The Olympic Games have once again brought home the importance of sporting success to the national psyche.
In the UK, the number of gold medals won has become something of an obsession, whilst here in Ireland, we too have become consumed with the medal count and understandably buoyed by our boxers and caught up in the mania.
There are many people who could never have conceived of themselves worrying about the strength of the wind at Weymouth as happened with Annalise Murphy's Laser Radial class in the sailing competition over the weekend.
But the most important message of the Olympics must be the benefits of sporting activity.
The British organisers have adopted the theme of inspiring a generation and no better message could be imparted by this sporting spectacular.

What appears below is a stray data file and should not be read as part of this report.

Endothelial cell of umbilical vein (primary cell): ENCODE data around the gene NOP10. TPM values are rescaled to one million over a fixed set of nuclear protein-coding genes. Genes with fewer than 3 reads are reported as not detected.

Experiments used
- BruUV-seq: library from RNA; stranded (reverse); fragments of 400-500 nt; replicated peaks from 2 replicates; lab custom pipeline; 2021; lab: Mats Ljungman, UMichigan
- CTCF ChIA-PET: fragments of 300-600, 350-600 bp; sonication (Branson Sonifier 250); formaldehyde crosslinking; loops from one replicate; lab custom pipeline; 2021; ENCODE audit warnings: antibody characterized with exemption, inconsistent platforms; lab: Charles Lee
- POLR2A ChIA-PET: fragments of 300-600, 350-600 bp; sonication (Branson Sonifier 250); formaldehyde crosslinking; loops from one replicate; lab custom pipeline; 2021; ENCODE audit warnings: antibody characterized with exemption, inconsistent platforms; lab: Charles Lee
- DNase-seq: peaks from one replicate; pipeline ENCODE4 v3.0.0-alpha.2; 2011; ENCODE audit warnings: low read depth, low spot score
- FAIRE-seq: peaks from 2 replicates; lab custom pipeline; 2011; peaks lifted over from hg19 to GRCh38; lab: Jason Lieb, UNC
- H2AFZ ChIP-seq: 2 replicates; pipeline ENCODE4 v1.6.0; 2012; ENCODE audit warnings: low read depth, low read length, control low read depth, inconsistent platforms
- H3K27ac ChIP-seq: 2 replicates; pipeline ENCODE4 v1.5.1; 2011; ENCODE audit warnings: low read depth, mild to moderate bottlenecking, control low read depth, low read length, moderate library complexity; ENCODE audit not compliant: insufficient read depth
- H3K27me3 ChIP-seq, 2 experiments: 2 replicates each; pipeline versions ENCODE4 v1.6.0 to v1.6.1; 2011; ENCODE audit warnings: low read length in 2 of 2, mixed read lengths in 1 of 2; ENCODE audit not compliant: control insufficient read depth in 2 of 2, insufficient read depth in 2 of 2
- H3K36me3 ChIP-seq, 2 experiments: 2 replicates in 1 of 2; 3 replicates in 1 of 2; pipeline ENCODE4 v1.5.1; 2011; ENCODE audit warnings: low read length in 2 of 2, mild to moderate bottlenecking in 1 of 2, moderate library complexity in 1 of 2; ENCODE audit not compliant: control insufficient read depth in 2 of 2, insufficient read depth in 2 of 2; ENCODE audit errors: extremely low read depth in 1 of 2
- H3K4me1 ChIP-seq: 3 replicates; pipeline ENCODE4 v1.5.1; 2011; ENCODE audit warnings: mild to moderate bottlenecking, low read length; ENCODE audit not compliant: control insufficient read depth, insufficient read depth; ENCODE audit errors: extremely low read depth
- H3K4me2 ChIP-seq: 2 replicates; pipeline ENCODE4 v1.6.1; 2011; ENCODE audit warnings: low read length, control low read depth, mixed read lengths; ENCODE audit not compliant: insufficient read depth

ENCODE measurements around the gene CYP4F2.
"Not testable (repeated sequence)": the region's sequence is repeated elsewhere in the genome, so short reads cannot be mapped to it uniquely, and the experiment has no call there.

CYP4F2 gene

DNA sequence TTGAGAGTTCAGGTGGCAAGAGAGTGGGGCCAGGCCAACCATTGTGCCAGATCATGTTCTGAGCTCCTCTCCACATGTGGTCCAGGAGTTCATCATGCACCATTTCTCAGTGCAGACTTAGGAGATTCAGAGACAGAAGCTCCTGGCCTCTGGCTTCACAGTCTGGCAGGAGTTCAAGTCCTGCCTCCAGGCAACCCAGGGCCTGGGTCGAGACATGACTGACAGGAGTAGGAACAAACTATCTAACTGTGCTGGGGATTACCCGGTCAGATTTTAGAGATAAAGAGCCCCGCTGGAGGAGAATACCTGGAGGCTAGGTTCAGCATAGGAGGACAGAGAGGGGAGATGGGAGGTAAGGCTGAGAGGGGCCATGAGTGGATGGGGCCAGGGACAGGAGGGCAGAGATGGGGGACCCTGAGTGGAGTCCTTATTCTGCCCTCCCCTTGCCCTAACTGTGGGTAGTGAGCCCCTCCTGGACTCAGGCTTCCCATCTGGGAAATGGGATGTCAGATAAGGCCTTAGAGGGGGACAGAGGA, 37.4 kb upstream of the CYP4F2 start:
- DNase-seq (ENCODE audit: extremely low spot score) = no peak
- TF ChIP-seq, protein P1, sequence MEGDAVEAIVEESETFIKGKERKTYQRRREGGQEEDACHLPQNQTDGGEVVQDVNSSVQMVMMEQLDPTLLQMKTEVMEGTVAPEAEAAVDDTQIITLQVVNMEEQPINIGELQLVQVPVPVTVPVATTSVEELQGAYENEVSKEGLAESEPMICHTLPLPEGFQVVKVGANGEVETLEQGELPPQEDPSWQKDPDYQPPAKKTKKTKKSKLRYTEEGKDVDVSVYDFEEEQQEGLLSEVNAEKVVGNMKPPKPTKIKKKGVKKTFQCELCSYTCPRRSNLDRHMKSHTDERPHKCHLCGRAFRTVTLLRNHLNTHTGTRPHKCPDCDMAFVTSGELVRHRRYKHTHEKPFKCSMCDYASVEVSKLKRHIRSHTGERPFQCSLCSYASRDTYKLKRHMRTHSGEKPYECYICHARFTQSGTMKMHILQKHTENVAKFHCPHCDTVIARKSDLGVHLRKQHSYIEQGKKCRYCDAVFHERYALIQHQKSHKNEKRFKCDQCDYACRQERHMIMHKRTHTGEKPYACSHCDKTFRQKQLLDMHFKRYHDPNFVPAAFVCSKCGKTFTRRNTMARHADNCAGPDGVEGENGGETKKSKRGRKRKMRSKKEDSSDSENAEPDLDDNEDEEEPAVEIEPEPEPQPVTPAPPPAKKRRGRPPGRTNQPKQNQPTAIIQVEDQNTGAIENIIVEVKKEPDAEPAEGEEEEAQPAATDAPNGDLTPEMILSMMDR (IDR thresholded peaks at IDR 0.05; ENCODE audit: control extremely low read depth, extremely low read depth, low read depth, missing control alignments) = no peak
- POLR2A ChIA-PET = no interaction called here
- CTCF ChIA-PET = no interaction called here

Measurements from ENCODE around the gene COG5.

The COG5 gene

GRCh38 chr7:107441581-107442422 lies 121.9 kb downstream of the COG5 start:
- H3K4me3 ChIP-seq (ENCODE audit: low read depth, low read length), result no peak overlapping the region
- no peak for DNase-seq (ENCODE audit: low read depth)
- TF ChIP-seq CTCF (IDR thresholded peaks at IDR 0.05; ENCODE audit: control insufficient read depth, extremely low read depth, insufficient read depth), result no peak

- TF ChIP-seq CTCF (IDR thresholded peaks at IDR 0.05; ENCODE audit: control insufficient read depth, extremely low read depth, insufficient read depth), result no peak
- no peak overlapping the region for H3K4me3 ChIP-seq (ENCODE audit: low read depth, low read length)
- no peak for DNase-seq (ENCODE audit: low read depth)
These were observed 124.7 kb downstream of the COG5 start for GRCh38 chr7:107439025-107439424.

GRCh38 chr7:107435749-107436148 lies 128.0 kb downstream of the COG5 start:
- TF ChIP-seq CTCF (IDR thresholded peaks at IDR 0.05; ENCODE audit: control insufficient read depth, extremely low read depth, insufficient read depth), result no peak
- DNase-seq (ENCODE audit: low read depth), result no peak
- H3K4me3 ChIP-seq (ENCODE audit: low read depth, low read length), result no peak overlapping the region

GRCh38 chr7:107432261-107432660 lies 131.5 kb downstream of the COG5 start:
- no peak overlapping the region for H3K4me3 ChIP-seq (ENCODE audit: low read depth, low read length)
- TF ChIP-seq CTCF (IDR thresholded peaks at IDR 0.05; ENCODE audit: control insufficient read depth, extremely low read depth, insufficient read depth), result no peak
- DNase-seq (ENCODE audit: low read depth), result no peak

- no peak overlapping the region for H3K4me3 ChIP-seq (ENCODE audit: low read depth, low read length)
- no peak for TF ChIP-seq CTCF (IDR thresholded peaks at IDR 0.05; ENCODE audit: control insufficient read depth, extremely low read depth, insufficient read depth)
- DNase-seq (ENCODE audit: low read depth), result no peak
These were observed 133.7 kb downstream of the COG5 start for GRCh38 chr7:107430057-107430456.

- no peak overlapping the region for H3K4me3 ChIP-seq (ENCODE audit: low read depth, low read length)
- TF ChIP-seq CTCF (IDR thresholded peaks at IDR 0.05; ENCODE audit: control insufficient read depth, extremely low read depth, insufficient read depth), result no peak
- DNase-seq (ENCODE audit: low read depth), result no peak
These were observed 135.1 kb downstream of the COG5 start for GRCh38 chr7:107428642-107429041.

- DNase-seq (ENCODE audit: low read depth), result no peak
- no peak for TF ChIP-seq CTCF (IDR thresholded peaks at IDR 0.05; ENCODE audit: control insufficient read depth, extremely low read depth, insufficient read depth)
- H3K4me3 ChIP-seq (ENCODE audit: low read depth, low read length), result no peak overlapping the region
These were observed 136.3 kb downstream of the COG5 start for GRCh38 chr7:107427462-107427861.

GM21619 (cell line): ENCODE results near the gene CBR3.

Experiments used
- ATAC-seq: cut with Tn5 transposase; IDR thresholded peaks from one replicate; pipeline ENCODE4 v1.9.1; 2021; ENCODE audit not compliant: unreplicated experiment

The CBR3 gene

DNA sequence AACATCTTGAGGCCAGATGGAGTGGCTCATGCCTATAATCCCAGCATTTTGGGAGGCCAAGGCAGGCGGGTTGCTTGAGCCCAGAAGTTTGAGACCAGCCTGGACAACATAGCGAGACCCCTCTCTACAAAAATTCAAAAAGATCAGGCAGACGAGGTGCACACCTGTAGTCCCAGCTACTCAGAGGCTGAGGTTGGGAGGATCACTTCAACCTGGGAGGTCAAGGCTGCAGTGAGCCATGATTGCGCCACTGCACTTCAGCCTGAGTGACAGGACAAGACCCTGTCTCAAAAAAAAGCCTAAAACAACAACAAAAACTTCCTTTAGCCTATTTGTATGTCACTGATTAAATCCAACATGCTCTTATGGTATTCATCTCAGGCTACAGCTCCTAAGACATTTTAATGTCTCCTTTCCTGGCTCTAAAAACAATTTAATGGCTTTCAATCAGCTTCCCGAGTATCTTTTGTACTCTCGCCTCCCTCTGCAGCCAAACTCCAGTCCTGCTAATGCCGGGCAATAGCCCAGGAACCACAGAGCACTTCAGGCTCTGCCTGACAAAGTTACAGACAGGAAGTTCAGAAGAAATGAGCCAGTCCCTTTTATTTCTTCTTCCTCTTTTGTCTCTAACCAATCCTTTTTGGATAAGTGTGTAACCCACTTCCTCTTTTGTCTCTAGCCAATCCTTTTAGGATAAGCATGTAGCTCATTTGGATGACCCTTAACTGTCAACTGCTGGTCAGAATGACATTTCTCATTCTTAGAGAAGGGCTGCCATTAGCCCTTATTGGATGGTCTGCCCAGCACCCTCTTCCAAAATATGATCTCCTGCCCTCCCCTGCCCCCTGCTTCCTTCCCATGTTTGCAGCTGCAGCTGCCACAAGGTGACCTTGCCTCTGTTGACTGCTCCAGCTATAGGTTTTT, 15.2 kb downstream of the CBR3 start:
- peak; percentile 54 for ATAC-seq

If it helps to take children away from their Nintendos and from virtual reality and encourages them to immerse themselves in real life sporting activity, the massive coverage given to the Olympics would be entirely justified.
It is important too that we continue to invest in sport.
Boxing is by far Ireland's most successful sport and while the sport's high profile unit has been the beneficiary of significant Government investment, there are boxing clubs up and down the country working from the most basic of facilities.
For example, Moate Boxing Club, from where Olympic hopeful Joe Ward initially emerged, is based in an underwhelming facility in the town.
We cannot expect national sporting success whilst neglecting the grassroots. As someone said of Annalise Murphy, it's likely as a nation we will forget about her for four years until Rio 2016 and then expect a gold medal having failed to support the sport of sailing financially in the intervening period.